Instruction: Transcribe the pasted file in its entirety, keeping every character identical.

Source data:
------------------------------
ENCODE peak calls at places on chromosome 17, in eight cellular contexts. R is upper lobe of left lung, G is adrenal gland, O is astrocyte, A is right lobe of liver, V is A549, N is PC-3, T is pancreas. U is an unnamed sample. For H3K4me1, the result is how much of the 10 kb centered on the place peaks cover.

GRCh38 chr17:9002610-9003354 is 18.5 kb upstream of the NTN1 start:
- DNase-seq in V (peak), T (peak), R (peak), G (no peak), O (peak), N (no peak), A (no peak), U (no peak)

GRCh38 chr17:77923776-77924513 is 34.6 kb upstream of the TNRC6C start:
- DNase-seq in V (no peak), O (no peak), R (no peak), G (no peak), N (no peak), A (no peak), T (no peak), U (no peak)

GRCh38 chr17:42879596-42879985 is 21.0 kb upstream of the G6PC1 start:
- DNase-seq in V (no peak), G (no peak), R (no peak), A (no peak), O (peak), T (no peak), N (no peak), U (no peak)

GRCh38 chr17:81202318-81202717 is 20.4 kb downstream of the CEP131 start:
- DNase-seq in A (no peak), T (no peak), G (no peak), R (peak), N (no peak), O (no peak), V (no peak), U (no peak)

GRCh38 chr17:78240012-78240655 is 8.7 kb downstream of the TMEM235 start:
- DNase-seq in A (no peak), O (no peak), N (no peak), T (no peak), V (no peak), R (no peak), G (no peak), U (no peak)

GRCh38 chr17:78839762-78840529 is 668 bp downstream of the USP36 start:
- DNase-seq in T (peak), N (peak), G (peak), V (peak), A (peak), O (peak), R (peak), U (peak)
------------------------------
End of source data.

ENCODE peak calls at places on chromosome 17, in eight cellular contexts. R is upper lobe of left lung, G is adrenal gland, O is astrocyte, A is right lobe of liver, V is A549, N is PC-3, T is pancreas. U is an unnamed sample. For H3K4me1, the result is how much of the 10 kb centered on the place peaks cover.

GRCh38 chr17:9002610-9003354 is 18.5 kb upstream of the NTN1 start:
- DNase-seq in V (peak), T (peak), R (peak), G (no peak), O (peak), N (no peak), A (no peak), U (no peak)

GRCh38 chr17:77923776-77924513 is 34.6 kb upstream of the TNRC6C start:
- DNase-seq in V (no peak), O (no peak), R (no peak), G (no peak), N (no peak), A (no peak), T (no peak), U (no peak)

GRCh38 chr17:42879596-42879985 is 21.0 kb upstream of the G6PC1 start:
- DNase-seq in V (no peak), G (no peak), R (no peak), A (no peak), O (peak), T (no peak), N (no peak), U (no peak)

GRCh38 chr17:81202318-81202717 is 20.4 kb downstream of the CEP131 start:
- DNase-seq in A (no peak), T (no peak), G (no peak), R (peak), N (no peak), O (no peak), V (no peak), U (no peak)

GRCh38 chr17:78240012-78240655 is 8.7 kb downstream of the TMEM235 start:
- DNase-seq in A (no peak), O (no peak), N (no peak), T (no peak), V (no peak), R (no peak), G (no peak), U (no peak)

GRCh38 chr17:78839762-78840529 is 668 bp downstream of the USP36 start:
- DNase-seq in T (peak), N (peak), G (peak), V (peak), A (peak), O (peak), R (peak), U (peak)